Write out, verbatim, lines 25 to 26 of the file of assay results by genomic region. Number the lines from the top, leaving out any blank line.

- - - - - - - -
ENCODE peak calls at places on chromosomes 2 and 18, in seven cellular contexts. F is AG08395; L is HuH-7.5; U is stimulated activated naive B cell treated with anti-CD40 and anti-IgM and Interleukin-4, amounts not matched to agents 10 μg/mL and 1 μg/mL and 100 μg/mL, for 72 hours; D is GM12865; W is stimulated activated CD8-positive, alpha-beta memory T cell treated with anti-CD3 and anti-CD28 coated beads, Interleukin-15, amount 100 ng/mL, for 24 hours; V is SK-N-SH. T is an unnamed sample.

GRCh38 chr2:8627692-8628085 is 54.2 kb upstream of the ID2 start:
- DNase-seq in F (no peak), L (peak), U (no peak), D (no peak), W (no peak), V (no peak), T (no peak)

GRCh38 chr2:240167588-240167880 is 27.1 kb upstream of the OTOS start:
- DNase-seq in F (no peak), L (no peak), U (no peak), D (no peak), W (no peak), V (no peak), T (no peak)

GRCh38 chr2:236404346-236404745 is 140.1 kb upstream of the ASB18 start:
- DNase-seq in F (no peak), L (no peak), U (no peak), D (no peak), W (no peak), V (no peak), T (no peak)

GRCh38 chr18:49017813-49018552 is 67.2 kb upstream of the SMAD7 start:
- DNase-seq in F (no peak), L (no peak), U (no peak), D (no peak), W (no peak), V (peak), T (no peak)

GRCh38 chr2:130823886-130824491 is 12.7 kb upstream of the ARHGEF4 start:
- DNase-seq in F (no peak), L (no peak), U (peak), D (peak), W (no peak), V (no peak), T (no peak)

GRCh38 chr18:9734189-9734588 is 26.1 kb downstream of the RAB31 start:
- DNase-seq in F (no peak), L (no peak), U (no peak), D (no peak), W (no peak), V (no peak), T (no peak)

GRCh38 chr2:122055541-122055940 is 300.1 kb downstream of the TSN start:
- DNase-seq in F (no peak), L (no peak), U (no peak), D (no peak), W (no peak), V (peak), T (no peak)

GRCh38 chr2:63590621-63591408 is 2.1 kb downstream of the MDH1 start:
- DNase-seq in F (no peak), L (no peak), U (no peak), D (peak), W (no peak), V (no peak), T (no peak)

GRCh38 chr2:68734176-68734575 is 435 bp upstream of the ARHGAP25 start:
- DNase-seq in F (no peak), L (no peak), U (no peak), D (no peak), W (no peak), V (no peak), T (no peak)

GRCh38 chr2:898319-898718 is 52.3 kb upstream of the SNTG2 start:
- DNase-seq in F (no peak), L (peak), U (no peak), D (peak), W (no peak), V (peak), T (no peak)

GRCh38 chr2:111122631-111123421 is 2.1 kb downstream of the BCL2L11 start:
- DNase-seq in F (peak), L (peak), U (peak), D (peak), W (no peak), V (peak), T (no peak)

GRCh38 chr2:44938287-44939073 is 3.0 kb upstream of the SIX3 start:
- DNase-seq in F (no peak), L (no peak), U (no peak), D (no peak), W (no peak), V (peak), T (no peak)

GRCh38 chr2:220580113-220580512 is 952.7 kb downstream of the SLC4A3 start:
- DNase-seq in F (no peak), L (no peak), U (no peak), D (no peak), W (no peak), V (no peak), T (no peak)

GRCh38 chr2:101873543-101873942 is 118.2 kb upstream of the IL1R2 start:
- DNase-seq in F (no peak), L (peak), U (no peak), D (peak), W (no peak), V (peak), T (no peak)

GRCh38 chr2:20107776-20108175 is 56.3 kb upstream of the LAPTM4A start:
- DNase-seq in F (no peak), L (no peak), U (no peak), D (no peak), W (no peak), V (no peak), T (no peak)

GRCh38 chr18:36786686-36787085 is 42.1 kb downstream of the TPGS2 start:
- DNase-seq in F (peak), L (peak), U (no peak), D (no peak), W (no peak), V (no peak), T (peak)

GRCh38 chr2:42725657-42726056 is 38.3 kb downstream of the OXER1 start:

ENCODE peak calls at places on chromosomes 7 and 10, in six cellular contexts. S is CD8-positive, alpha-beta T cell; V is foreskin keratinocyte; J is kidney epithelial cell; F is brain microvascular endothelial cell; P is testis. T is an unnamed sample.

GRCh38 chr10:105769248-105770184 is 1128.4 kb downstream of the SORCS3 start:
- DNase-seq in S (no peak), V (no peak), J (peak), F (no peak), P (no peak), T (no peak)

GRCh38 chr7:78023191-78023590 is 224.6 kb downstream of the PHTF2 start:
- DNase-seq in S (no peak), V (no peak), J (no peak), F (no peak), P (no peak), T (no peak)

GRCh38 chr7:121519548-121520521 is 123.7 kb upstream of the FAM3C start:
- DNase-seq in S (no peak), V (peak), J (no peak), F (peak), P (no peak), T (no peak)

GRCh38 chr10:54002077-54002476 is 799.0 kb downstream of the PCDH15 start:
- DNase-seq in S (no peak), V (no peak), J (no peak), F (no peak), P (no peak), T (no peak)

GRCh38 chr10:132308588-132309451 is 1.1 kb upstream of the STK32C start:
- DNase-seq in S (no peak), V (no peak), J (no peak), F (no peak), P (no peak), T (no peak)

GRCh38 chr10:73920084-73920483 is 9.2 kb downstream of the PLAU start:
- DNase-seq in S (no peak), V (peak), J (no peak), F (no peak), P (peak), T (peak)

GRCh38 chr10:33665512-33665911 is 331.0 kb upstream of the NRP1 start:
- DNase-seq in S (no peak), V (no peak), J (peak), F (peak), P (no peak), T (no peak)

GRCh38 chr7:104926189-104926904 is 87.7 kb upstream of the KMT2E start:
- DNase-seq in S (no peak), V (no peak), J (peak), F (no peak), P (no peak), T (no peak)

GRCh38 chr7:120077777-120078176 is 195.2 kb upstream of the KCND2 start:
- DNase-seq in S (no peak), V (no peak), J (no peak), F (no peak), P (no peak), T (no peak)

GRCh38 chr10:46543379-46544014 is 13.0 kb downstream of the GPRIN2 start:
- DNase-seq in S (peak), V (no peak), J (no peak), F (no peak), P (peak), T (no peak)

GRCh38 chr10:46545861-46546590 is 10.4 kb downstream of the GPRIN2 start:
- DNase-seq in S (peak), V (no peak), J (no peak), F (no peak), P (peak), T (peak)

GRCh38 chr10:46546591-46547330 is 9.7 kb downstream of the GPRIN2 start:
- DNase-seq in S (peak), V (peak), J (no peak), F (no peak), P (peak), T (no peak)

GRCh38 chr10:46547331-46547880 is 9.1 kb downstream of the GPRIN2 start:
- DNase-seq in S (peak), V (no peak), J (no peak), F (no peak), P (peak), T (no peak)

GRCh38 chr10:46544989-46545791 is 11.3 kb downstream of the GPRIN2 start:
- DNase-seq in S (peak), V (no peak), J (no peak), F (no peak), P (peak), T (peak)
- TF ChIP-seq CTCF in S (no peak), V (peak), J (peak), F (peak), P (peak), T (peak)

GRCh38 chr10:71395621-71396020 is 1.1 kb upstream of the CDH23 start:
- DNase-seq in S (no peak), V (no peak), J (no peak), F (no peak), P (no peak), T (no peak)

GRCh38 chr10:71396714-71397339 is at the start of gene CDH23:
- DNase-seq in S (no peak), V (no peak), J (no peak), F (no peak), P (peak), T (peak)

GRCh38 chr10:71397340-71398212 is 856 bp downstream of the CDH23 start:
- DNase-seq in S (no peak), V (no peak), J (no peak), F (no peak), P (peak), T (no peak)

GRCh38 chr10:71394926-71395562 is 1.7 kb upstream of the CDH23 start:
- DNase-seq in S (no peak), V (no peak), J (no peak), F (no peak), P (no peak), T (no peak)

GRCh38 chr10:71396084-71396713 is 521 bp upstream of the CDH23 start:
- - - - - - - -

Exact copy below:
- DNase-seq in F (no peak), L (no peak), U (no peak), D (no peak), W (no peak), V (peak), T (no peak)

GRCh38 chr2:220580113-220580512 is 952.7 kb downstream of the SLC4A3 start: